Joseph Mallord William Turner

Ambleteuse Fort from the South

1845

In Tate Britain

Prints and Drawings Room

View by appointment
Artist
Joseph Mallord William Turner 1775–1851
Medium
Gouache, graphite and watercolour on paper
Dimensions
Support: 230 x 326 mm
Collection
Tate
Acquisition
Accepted by the nation as part of the Turner Bequest 1856
Reference
D35413
Turner Bequest CCCLVIII 11

Catalogue entry

Finberg tentatively transcribed Turner’s inscription on this page as ‘Fort Abletry’ although the second word is more likely a scrawled abbreviation of Ambleteuse, the distinctive skyline of which as viewed from the south is clearly featured in this sketch.1 From left to right can be seen the town’s slightly offshore seventeenth-century fort, its sloping cliffs, and its built-up centre raised to a somewhat exaggerated elevation.2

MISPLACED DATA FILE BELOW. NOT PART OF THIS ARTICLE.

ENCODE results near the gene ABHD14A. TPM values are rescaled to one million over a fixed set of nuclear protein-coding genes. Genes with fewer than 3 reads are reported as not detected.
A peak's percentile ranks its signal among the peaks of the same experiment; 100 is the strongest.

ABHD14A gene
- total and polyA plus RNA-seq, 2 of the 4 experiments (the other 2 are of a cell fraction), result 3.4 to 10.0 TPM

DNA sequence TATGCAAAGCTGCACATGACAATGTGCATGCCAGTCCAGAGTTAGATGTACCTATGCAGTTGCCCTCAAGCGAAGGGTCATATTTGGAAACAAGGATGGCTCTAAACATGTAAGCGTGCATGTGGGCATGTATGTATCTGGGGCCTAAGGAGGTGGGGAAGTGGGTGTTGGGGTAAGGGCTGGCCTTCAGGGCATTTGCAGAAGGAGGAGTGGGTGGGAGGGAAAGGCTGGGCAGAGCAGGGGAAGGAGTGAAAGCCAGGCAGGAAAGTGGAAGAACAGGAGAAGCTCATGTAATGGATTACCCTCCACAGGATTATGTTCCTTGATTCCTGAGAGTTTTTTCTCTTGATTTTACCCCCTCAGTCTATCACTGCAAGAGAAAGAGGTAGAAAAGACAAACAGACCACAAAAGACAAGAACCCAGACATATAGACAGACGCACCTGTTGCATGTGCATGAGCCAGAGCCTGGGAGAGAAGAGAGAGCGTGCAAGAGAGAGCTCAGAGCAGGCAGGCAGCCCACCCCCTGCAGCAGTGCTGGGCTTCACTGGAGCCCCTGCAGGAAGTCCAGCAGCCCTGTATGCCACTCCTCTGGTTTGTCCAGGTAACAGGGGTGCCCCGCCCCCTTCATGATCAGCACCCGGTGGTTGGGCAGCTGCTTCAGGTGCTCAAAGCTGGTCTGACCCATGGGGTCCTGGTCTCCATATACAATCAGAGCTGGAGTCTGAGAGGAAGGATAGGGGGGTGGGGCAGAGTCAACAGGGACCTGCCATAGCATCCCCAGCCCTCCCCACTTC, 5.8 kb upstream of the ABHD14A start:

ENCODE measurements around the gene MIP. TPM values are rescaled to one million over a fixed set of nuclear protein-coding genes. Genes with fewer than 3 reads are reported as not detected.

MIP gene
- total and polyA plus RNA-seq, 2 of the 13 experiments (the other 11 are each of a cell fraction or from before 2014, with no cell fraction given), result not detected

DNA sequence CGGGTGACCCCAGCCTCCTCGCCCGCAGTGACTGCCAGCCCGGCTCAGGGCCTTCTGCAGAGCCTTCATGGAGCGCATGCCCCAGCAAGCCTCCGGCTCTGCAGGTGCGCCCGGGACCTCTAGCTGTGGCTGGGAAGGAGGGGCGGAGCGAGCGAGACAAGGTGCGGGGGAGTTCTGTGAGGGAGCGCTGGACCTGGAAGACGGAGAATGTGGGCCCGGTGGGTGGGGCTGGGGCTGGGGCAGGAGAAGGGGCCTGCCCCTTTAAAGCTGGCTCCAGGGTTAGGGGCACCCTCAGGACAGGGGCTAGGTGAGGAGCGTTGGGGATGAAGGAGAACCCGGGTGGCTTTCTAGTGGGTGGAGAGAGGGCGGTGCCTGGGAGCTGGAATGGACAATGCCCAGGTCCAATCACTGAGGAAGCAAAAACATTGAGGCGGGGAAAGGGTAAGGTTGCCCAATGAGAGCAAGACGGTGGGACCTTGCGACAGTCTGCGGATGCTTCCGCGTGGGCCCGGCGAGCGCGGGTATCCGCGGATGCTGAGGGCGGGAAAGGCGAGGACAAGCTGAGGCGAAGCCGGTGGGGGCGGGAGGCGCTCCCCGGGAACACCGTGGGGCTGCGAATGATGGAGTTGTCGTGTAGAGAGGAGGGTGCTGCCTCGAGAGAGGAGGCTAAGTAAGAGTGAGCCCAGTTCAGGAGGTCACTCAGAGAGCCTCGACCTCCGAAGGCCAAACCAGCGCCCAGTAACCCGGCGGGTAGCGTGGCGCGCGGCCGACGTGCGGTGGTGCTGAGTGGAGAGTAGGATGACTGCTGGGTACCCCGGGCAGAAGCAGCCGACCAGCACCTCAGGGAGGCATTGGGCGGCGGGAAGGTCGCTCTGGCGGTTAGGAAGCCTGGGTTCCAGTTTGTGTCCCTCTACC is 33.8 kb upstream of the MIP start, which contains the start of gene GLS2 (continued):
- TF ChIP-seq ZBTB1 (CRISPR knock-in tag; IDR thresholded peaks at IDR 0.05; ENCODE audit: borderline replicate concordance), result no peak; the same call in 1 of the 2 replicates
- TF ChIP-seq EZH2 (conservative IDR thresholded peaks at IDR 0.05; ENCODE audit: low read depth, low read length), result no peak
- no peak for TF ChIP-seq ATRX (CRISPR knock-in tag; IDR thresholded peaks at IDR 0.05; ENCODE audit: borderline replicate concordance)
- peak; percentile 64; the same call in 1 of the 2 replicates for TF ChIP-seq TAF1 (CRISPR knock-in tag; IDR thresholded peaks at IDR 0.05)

At the watercolour stage of composition the whole emphasis of the sketch has come to focus on the presence of the fortification and its reflection on the horizon. The pervasive warm tones, perhaps suggesting of sunset, are carried through to the crimson-coloured fort whose silhouette as given definition by a rectangular surrounding area of reserved paper.
1
Finberg 1909, vol.II, p.1168.
2
Jean-Denis G.G. Lepage, French Fortifications, 1715–1815: An Illustrated History, Jefferson NC 2010, p.188.
Verso:
Blank, except for patches for a small scattering of black dots and ochre brush-strokes continuing from folio 11 recto opposite (D35414; Turner Bequest CCCLVIII 12).

John Chu
November 2013

Read full Catalogue entry

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